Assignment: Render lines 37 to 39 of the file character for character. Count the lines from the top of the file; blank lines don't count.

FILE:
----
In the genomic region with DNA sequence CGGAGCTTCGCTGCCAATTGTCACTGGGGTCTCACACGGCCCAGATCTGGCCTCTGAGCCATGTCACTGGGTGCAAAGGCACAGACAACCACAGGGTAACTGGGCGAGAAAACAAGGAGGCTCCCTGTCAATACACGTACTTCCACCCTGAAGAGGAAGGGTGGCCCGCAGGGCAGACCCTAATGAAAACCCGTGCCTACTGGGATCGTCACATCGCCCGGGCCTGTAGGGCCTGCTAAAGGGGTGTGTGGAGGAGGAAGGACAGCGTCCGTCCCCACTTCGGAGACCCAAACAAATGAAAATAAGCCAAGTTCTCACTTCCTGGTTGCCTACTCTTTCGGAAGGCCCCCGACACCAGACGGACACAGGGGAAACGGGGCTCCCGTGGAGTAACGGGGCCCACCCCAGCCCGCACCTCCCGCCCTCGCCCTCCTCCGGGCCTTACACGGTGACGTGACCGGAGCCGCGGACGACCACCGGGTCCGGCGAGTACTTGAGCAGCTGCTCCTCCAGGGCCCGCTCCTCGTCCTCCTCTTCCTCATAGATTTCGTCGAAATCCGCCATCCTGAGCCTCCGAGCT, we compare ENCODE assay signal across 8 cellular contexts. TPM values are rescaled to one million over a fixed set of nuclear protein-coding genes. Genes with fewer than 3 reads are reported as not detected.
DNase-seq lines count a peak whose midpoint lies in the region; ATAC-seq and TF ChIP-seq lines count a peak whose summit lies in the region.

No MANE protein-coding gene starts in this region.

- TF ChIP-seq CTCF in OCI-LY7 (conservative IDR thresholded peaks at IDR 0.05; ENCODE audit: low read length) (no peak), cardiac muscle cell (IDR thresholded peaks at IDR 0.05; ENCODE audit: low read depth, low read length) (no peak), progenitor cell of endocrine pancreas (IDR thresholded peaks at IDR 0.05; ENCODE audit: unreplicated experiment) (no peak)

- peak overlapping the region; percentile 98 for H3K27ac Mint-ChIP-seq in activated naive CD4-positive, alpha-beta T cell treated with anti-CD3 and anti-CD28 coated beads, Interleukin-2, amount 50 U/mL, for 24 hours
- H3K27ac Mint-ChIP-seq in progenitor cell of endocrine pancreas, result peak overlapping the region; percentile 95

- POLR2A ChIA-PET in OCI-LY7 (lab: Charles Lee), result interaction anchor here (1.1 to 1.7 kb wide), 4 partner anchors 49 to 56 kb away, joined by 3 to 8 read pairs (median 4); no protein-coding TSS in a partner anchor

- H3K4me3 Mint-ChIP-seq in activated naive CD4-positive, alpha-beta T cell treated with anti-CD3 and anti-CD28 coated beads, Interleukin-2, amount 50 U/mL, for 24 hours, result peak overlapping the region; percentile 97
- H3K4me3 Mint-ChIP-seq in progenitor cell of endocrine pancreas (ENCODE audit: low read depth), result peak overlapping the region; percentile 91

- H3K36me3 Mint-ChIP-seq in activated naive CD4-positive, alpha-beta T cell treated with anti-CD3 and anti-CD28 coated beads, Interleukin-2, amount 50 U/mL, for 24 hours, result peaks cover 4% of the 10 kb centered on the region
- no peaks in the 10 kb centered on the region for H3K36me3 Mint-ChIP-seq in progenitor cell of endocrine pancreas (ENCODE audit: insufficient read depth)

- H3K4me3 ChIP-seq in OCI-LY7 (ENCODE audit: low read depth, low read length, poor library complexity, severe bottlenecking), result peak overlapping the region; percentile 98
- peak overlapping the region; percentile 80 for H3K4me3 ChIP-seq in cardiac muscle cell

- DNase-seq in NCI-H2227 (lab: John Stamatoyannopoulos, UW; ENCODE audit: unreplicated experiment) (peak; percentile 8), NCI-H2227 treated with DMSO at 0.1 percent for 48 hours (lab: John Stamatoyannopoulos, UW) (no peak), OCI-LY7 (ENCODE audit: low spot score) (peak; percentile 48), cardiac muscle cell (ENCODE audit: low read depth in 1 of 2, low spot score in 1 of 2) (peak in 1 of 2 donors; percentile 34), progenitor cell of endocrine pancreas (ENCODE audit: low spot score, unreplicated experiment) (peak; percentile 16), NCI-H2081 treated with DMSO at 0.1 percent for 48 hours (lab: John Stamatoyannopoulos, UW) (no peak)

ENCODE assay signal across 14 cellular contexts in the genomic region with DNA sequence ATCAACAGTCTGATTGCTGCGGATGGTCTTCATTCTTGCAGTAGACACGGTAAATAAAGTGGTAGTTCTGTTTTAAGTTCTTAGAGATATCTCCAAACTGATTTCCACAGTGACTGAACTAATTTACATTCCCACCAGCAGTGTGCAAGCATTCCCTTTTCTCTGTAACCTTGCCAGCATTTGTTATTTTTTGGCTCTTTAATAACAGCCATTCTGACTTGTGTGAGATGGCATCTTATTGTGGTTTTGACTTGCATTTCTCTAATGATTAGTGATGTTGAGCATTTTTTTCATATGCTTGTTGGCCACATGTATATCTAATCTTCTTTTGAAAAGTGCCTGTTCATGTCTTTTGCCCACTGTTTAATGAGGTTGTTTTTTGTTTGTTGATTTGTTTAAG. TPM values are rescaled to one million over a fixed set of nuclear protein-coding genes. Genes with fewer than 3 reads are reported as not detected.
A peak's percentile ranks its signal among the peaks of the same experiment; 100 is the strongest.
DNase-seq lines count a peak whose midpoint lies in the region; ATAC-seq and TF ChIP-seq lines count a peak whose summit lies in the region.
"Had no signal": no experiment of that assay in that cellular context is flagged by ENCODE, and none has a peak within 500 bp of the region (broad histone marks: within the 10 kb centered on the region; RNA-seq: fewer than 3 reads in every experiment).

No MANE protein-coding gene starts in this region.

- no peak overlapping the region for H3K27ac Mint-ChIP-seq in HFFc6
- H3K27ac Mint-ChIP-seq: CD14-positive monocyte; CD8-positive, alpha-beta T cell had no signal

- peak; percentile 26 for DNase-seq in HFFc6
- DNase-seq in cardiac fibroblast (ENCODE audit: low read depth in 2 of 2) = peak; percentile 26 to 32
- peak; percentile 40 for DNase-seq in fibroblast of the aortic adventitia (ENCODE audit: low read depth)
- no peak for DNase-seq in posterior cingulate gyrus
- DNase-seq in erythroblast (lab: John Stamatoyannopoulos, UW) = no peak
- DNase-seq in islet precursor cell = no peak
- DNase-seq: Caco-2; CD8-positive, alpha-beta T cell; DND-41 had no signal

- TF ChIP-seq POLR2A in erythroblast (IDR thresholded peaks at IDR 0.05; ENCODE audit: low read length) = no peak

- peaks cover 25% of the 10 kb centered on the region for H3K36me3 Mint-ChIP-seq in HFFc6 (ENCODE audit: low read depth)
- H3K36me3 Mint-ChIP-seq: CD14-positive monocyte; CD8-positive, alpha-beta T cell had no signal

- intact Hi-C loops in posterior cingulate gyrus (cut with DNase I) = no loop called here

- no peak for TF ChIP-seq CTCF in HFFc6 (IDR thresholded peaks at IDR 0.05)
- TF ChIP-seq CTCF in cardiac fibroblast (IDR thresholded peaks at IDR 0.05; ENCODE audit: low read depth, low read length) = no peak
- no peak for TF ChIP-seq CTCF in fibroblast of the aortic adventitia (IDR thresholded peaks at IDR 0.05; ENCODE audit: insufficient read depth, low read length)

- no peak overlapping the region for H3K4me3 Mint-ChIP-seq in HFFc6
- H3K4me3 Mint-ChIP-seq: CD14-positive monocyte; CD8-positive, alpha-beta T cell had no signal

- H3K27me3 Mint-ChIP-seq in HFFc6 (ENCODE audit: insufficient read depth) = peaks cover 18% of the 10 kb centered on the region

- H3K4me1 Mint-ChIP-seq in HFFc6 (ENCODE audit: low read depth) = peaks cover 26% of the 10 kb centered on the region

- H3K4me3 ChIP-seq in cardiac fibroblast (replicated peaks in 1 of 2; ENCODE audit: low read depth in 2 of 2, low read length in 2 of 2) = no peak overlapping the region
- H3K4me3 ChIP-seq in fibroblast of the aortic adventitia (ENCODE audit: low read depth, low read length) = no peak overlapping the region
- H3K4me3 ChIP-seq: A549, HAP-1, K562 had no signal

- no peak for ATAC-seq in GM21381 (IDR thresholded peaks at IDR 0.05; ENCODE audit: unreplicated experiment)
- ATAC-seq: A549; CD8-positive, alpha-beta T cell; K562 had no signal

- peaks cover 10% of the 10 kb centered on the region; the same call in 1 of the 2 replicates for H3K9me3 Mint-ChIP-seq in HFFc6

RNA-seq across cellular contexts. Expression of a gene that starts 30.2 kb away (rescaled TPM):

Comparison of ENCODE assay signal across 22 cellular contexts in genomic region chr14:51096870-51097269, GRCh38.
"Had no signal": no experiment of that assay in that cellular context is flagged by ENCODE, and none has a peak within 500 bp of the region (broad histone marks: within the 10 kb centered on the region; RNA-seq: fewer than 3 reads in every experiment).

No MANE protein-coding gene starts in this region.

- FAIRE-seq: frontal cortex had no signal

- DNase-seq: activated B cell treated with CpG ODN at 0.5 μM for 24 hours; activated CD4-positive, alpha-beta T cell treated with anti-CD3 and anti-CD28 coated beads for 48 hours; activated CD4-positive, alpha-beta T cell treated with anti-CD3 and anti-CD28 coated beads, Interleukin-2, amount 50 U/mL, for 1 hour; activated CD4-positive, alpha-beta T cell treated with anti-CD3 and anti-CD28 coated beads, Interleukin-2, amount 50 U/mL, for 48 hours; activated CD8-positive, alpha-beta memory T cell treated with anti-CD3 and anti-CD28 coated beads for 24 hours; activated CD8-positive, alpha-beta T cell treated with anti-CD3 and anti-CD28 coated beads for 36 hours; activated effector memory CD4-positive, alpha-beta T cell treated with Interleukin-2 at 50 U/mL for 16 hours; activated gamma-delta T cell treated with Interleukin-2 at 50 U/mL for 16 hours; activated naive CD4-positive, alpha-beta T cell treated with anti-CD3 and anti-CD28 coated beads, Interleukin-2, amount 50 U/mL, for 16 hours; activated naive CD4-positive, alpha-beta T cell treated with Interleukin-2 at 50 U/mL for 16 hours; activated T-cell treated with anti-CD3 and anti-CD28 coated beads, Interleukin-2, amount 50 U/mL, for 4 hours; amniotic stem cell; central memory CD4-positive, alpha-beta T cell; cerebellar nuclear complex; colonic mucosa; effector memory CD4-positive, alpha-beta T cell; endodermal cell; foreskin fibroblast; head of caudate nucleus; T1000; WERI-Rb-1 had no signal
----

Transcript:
- H3K4me3 Mint-ChIP-seq: CD14-positive monocyte; CD8-positive, alpha-beta T cell had no signal

- H3K27me3 Mint-ChIP-seq in HFFc6 (ENCODE audit: insufficient read depth) = peaks cover 18% of the 10 kb centered on the region

- H3K4me1 Mint-ChIP-seq in HFFc6 (ENCODE audit: low read depth) = peaks cover 26% of the 10 kb centered on the region